4

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Paleo Babies: breastfeeding infant is terribly gassy

Answered on August 19, 2014
Created March 14, 2012 at 8:07 PM

I am a fish-a-tarian trying to transition to eating more meat, mainly chicken right now. My partner is paleo-leaning, and eventually I'd like to be able to cook just one meal for the both of us.

My problem right now is that I'm breastfeeding, and my son has terrible, really uncomfortable gas. I don't. For instance, last night I ate asparagus and tilapia. This morning he's been terribly gassy and irritable.

Wondering if there's any paleo+breastfeeding wisdom here.

306aa57660d911781231f8090c2a5619

(3808)

on March 15, 2012
at 04:32 PM

And what is this going to tell you? C-section can contribute to gut dysbiosis, but so can any number of other things. It's good to know this from a prevention standpoint, but at this point it seems an unnecessarily invasive question.

D31a2a2d43191b15ca4a1c7ec7d03038

(4134)

on March 14, 2012
at 09:02 PM

Someone in another of the nursing threads suggested this article at WAPF: http://www.westonaprice.org/childrens-health/diet-for-pregnant-and-nursing-mothers Hope it helps some. Are you using garlic, onions, spices, or FODMAPs? Just trying to think of what often causes gas.

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8 Answers

best answer

0
52d337fac29e1f3a9b9c49765d5da283

on March 14, 2012
at 08:48 PM

There are so many things that can upset a little ones tummy while breastfeeding. I have a great product we use it is all natural and works wonders for these symptoms it's called"gripe water" it's kind of like a tea for a baby in a way. But is given through a dropper. Also try a warm compress and a warm relaxing bath.;)

best answer

4
1da74185531d6d4c7182fb9ee417f97f

on March 14, 2012
at 08:42 PM

How old is baby? My son reacted to cruciferous vegetables my first few weeks but once he learned how to pass gas it subsided. I wouldn't cut them out. It's really important to get lots of vitamin k, which your mammary glands change to k-2 for the baby. Another problem we were having was engorgement. If you're super full baby can get mostly foremilk Instead of the fattier hind milk which can make them gassy. Are his poops green or curdy yellow? If consistently green it could be a foremilk issue and a little block feeding will take care of that. Other than that just bicycle his legs and put some pressure on his belly. Letting them drape across your forearm or breastfeed face down while you lie on your back can help too. Make sure you're burping him every 15 minutes or so during a feed, it'll help a lot.

Obviously eating a nutrient dense diet is really important but unless he's getting rashes or other allergic reactions I wouldn't go nuts cutting stuff out of your diet for the elusive "perfect" combination of foods. Sometimes you'll think you found out what it was 4 weeks later and cut something like dairy or shellfish out and the only real change was that they got older and the latch got better. Kellymom.com is a really good resource for breastfeeding information. http://www.kellymom.com/babyconcerns/gassybaby.html

Good luck!!

best answer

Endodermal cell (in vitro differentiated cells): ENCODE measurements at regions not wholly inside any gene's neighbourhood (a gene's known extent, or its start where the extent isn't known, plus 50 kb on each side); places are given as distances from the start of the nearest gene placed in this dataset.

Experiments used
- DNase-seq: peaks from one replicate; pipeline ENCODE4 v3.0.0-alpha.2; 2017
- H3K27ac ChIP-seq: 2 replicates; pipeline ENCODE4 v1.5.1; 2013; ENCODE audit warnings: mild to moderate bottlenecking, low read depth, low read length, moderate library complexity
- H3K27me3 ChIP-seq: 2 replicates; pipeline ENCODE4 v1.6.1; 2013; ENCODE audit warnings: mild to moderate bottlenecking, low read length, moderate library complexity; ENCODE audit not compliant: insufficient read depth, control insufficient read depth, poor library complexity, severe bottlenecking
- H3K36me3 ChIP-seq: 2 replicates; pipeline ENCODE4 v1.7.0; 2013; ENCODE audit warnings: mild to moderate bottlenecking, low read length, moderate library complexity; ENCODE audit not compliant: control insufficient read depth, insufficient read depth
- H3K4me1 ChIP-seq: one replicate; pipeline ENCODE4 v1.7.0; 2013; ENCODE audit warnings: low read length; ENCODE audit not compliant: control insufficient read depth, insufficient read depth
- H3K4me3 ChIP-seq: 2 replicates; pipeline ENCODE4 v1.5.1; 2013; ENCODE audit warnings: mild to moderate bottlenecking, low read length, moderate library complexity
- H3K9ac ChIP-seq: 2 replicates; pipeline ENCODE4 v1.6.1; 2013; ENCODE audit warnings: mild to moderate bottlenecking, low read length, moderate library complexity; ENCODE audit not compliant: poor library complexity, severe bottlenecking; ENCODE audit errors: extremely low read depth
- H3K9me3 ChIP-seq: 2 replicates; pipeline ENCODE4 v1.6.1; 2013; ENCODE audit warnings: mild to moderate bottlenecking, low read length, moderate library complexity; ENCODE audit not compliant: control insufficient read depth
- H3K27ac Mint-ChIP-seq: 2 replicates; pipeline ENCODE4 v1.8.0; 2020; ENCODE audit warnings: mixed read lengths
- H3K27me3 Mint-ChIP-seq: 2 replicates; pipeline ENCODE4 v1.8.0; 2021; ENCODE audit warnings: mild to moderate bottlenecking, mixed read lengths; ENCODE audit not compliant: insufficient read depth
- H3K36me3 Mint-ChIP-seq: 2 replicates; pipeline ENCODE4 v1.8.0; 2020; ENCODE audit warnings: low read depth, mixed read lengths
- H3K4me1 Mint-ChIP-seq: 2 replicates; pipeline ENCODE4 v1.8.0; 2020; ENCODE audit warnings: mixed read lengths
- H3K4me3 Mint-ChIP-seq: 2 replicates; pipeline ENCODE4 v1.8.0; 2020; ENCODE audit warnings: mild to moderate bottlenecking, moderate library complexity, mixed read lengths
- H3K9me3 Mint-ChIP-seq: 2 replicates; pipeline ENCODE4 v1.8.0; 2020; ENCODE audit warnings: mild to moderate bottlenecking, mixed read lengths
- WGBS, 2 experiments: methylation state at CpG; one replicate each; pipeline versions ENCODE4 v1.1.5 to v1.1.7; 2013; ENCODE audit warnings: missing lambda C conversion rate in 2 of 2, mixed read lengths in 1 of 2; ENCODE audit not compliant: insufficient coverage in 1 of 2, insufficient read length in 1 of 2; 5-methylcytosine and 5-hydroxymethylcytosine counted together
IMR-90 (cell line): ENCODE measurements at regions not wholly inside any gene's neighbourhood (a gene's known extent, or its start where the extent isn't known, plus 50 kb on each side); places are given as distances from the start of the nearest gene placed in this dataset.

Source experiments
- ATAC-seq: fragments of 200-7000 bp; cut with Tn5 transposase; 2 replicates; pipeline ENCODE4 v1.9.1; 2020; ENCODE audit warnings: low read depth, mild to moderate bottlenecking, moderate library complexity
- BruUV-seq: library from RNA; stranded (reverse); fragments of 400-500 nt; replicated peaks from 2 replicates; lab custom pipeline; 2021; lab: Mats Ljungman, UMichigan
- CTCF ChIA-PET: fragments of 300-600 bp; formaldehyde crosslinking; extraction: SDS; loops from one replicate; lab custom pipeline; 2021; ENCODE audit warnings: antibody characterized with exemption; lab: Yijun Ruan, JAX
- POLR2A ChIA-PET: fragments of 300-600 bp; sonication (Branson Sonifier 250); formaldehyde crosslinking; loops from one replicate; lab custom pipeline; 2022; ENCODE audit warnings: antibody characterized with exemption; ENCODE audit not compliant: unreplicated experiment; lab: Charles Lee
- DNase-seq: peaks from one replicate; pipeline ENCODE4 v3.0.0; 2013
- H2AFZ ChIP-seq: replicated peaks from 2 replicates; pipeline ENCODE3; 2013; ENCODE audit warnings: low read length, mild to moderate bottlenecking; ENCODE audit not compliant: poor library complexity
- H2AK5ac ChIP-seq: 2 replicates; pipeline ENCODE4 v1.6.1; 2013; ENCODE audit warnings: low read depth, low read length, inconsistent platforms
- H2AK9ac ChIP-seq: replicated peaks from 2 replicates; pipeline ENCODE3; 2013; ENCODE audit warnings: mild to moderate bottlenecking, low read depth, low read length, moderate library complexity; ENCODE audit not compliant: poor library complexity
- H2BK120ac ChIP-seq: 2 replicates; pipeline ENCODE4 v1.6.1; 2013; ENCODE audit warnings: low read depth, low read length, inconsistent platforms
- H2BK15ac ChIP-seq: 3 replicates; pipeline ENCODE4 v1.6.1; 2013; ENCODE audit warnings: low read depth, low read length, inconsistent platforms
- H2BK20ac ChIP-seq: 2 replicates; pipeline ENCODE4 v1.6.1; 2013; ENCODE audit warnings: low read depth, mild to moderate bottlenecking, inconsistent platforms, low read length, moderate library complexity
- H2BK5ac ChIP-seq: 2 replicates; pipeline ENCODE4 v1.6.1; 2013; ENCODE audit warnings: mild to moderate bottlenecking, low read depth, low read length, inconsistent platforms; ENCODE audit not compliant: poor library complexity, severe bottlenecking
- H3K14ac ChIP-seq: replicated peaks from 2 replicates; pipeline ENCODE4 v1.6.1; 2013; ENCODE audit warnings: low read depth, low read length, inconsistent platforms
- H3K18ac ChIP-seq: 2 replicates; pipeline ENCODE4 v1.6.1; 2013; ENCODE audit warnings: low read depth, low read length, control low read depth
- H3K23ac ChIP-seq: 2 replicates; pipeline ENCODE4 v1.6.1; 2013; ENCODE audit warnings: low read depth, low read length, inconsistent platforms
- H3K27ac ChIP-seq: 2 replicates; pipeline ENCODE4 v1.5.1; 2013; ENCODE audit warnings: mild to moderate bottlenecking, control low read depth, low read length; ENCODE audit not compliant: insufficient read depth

2
F92e4ca55291c3f3096a3d4d3d854986

(11698)

on March 14, 2012
at 11:27 PM

Look up the list of FODMAPs foods and limit those (or use trial and error to figure out which are most bothersome). Asparagus is on that list and is a killer for me.

4
E5d0722c4b4af387287f9947eb96b800

(160)

on March 14, 2012
at 08:17 PM

i would stay away from all cabbages and gas producing foods--may not affect you but will affect baby

3
8292546789ca48c32ead34c6e884d059

on March 14, 2012
at 10:40 PM

Is the little one getting a good latch? Sometimes little ones gulp air while nursing.

1
0266737ea1782946902fd3f8e60fa0b9

(2504)

on March 14, 2012
at 08:20 PM

baby response can be related to different things for different people. Do you drink coffee or caffeinated tea? Some babies don't react well to that. For me, it was definitely dairy, not sure what else. Keep a log of what you eat and drink, and what your baby reacts to. Did you have onions or garlic in your food last night? Any herbs? Any nuts or fruit for a snack?

0
306aa57660d911781231f8090c2a5619

(3808)

on March 15, 2012
at 04:23 PM

With my baby, gassiness was a sign of a food sensitivity, and it can happen from really random things that you wouldn't think would be a culprit.

Her first Thanksgiving (1 month old), she got gassy from turkey that I ate (definitely the turkey - this was confirmed on more than one future occasion). Her second Thanksgiving, she broke out in hives from turkey. We're now planning on alternative meat for future Thanksgivings.

Similar happened with some other foods.

On the other hand, she has no problems with most typical gas-causing foods (cabbage, onions, etc.).

So basically, you have two choices. If the gassiness is mild and doesn't seem to cause significant discomfort or sleep disruption, you can ignore it and hope for the best. If the gassiness is a real problem, it's probably best to track down the culprit and eliminate it from your diet.

0
0a0afca93a127c82ec4192a2e99647f4

on March 15, 2012
at 12:35 PM

Was baby vaginal birth or c-section?

306aa57660d911781231f8090c2a5619

(3808)

on March 15, 2012
at 04:32 PM

And what is this going to tell you? C-section can contribute to gut dysbiosis, but so can any number of other things. It's good to know this from a prevention standpoint, but at this point it seems an unnecessarily invasive question.

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